“I think aspirin is the best anticancer drug today. I think everyone over 50 should take aspirin. It’s the cheapest thing on the planet and very effective… I take one pill of 25 mg a day.” So said Professor Mel Greaves of the Institute of Cancer Research in London at a recent conference where he was presenting a paper on the complexities of cancer.

Aspirin — one popular brand of acetylsalicylic acid — is a classic anti-inflammatory drug. It inhibits the production of an enzyme involved in driving inflammation. (It also inhibits the action of a closely related enzyme, potentially causing the side-effect of gastric bleeding.)

There is research in animals and people suggesting that long-term consumption of aspirin can reduce the risk of developing various cancers, or of certain cancers coming back. Whether or not it should be taken routinely as a prophylactic is hotly debated, partly because of the side-effects. But, in October 2015, a new trial got underway in the UK: it is the world’s biggest clinical trial to date to investigate whether aspirin really can prevent bowel, breast, prostate, stomach and oesophageal cancer returning in people who have been successfully treated. If successful, it will determine whether for this group, at least, the benefits outweigh the risks.

Exactly how aspirin may reduce cancer risk isn’t clear. But, says Young Kim, who researches in the division of cancer prevention at the US National Cancer Institute, “chronic – not acute – inflammation plays a critical role in accelerating cancer development”. Research suggests that chronic inflammation plays a key role in colon, prostate, pancreas, breast and lung cancers, she says.

The main mechanism is the inflammatory process itself, she explains: inflammatory chemicals cause cells in the membranes of these organs to become unstable and susceptible to the kinds of changes that can ultimately lead to cancer. Aspirin can reduce the production of some of these chemicals. But so, Kim argues, can certain foods, and foods generally don’t carry side-effects. “Vegetables and fruits are great sources of natural anti-inflammatory components that maintain health and prevent serious diseases like cancer,” she says.

In a review of research into whether certain nutrients, such as omega-3 fatty acids, might modify chronic inflammation and so influence cancer risk, Kim and her colleagues concluded that more work is needed but “the societal benefits of using foods and their components to prevent chronic inflammation and associated complications, including cancer, are enormous”.

A huge range of other diseases are also now being linked to chronic inflammation, including brain-related conditions such as Alzheimer’s disease and depression. Still, it’s not clear to what extent inflammation actually drives these diseases, argues Alberto Ascherio, professor of epidemiology and nutrition at the Harvard School of Public Health. With depression, for example, in work that he was involved with, “the data points in the direction that [a low-inflammation] diet does help to reduce the risk of depression, but I don’t think it’s definitive”. With Alzheimer’s, meanwhile, although there’s research suggesting ibuprofen might help, he says there’s also research finding that another type of anti-inflammatory can make symptoms worse.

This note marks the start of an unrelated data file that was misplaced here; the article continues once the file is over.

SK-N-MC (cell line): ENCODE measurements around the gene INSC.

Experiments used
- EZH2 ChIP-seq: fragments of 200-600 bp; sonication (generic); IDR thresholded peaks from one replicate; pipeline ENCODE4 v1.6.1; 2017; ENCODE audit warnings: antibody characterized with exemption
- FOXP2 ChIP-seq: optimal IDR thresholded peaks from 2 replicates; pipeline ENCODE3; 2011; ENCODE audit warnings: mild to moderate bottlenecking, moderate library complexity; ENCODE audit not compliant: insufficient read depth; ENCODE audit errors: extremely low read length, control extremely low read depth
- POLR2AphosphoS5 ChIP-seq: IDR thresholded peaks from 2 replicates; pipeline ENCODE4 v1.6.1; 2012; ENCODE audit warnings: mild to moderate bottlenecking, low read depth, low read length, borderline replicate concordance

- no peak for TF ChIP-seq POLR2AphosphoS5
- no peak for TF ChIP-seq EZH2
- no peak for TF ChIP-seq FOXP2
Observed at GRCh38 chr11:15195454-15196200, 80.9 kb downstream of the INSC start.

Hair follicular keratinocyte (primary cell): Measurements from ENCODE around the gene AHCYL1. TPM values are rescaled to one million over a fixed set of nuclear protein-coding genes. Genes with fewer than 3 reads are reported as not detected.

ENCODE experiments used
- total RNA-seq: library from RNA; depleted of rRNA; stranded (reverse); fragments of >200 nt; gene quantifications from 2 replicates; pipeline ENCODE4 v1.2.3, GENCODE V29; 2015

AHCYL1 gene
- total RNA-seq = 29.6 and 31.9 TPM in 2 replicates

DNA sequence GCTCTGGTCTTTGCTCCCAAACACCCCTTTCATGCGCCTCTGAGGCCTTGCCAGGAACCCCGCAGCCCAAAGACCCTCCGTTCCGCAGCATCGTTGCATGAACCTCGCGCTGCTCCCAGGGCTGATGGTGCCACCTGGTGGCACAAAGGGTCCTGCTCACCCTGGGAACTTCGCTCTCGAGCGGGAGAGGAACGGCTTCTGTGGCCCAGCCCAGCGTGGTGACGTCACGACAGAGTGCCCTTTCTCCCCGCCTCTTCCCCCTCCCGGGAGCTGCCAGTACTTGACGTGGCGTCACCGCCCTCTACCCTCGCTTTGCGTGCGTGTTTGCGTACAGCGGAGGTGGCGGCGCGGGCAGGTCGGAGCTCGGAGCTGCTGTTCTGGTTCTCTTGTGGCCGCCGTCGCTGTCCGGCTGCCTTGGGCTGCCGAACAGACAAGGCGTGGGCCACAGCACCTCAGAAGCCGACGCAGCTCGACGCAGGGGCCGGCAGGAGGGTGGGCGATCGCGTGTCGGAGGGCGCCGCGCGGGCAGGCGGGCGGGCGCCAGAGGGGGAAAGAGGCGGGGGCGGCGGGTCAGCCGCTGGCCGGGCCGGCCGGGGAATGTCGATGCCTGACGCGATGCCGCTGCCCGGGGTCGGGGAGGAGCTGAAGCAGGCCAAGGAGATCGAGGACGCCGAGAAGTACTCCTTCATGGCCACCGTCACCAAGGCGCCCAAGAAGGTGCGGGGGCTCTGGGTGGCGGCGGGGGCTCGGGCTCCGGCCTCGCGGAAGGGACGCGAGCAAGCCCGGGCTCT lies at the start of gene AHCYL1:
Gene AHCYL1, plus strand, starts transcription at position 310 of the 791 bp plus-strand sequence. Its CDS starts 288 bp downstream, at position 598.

Given that, it’s not clear how a daily aspirin would affect the overall long-term health of someone at no particularly raised risk of such diseases. But as more large clinical trials produce results, we will start to learn who could really benefit.

Creative Commons

This story is part of the Eat to Treat series by the UK’s Mosaic project.
Author: Emma Young; Editor: Michael Regnier; Fact checker: Francine Almash; Copyeditor: Tom Freeman

Links:

Wikipedia page for Aspirin

You might also wish to read:

Cancer: Where Are The Low-Cost Treatments?, By Jake Bernstein,  ProPublica,  April 24, 2014

Big Pharma’s focus on blockbuster cancer drugs squeezes out research into potential treatments that are more affordable. Says one researcher: “What is scientific and sexy is driven by what can be monetized.”

The animals that sniff out TB, cancer and landmines, By Emma Young, Mosaic, Feb. 2016

Rats can smell tuberculosis. Dogs can smell cancer. Now they’re being trained to save your life.

 

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Facts and Opinions is a boutique journal of reporting and analysis in words and images, without borders. Independent, non-partisan and employee-owned, F&O is funded by our readers. It is ad-free and spam-free, and does not solicit donations from partisan organizations. To continue we require a minimum payment of .27 for one story, or a sustaining donation. Details here; donate below. Thanks for your interest and support.

F&O’s CONTENTS page is updated each Saturday. Sign up for emailed announcements of new work on our free FRONTLINES blog; find evidence-based reporting in Reports; commentary, analysis and creative non-fiction in OPINION-FEATURES; and image galleries in PHOTO-ESSAYS. If you value journalism please support F&O, and tell others about us.